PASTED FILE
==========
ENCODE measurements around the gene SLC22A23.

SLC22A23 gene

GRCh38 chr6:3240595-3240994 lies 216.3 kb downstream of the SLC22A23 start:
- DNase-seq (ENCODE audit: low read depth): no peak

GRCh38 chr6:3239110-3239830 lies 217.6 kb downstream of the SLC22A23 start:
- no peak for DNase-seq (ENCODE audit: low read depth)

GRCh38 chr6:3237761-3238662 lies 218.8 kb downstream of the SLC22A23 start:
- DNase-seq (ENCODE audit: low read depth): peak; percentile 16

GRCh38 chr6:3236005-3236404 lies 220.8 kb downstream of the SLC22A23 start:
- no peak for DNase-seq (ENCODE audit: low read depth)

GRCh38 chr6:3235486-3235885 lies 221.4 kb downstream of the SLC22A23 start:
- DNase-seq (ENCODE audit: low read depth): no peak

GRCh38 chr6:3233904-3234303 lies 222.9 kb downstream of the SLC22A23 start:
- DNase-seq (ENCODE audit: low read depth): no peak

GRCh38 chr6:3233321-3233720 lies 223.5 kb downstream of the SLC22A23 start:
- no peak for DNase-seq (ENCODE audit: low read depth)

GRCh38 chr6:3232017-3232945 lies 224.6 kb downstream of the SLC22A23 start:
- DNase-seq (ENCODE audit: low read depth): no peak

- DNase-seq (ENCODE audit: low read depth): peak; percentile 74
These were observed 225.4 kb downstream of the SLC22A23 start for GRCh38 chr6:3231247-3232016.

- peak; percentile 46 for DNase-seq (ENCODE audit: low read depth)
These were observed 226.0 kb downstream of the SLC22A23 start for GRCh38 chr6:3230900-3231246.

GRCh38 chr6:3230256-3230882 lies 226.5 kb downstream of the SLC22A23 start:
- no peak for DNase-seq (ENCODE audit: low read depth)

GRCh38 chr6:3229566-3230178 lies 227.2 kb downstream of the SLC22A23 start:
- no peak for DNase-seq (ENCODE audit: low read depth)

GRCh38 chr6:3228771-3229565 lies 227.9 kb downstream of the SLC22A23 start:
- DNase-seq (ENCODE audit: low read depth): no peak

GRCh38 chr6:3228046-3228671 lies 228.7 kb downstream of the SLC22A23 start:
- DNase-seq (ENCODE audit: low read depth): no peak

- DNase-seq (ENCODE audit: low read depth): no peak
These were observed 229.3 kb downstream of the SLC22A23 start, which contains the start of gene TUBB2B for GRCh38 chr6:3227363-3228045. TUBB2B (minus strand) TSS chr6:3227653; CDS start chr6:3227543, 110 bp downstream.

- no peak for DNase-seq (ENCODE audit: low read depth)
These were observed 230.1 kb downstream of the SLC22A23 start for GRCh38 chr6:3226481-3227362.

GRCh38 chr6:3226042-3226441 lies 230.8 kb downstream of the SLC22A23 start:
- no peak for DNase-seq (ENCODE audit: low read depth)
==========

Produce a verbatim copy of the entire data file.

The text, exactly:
ENCODE measurements around the gene SLC22A23.

SLC22A23 gene

GRCh38 chr6:3240595-3240994 lies 216.3 kb downstream of the SLC22A23 start:
- DNase-seq (ENCODE audit: low read depth): no peak

GRCh38 chr6:3239110-3239830 lies 217.6 kb downstream of the SLC22A23 start:
- no peak for DNase-seq (ENCODE audit: low read depth)

GRCh38 chr6:3237761-3238662 lies 218.8 kb downstream of the SLC22A23 start:
- DNase-seq (ENCODE audit: low read depth): peak; percentile 16

GRCh38 chr6:3236005-3236404 lies 220.8 kb downstream of the SLC22A23 start:
- no peak for DNase-seq (ENCODE audit: low read depth)

GRCh38 chr6:3235486-3235885 lies 221.4 kb downstream of the SLC22A23 start:
- DNase-seq (ENCODE audit: low read depth): no peak

GRCh38 chr6:3233904-3234303 lies 222.9 kb downstream of the SLC22A23 start:
- DNase-seq (ENCODE audit: low read depth): no peak

GRCh38 chr6:3233321-3233720 lies 223.5 kb downstream of the SLC22A23 start:
- no peak for DNase-seq (ENCODE audit: low read depth)

GRCh38 chr6:3232017-3232945 lies 224.6 kb downstream of the SLC22A23 start:
- DNase-seq (ENCODE audit: low read depth): no peak

- DNase-seq (ENCODE audit: low read depth): peak; percentile 74
These were observed 225.4 kb downstream of the SLC22A23 start for GRCh38 chr6:3231247-3232016.

- peak; percentile 46 for DNase-seq (ENCODE audit: low read depth)
These were observed 226.0 kb downstream of the SLC22A23 start for GRCh38 chr6:3230900-3231246.

GRCh38 chr6:3230256-3230882 lies 226.5 kb downstream of the SLC22A23 start:
- no peak for DNase-seq (ENCODE audit: low read depth)

GRCh38 chr6:3229566-3230178 lies 227.2 kb downstream of the SLC22A23 start:
- no peak for DNase-seq (ENCODE audit: low read depth)

GRCh38 chr6:3228771-3229565 lies 227.9 kb downstream of the SLC22A23 start:
- DNase-seq (ENCODE audit: low read depth): no peak

GRCh38 chr6:3228046-3228671 lies 228.7 kb downstream of the SLC22A23 start:
- DNase-seq (ENCODE audit: low read depth): no peak

- DNase-seq (ENCODE audit: low read depth): no peak
These were observed 229.3 kb downstream of the SLC22A23 start, which contains the start of gene TUBB2B for GRCh38 chr6:3227363-3228045. TUBB2B (minus strand) TSS chr6:3227653; CDS start chr6:3227543, 110 bp downstream.

- no peak for DNase-seq (ENCODE audit: low read depth)
These were observed 230.1 kb downstream of the SLC22A23 start for GRCh38 chr6:3226481-3227362.

GRCh38 chr6:3226042-3226441 lies 230.8 kb downstream of the SLC22A23 start:
- no peak for DNase-seq (ENCODE audit: low read depth)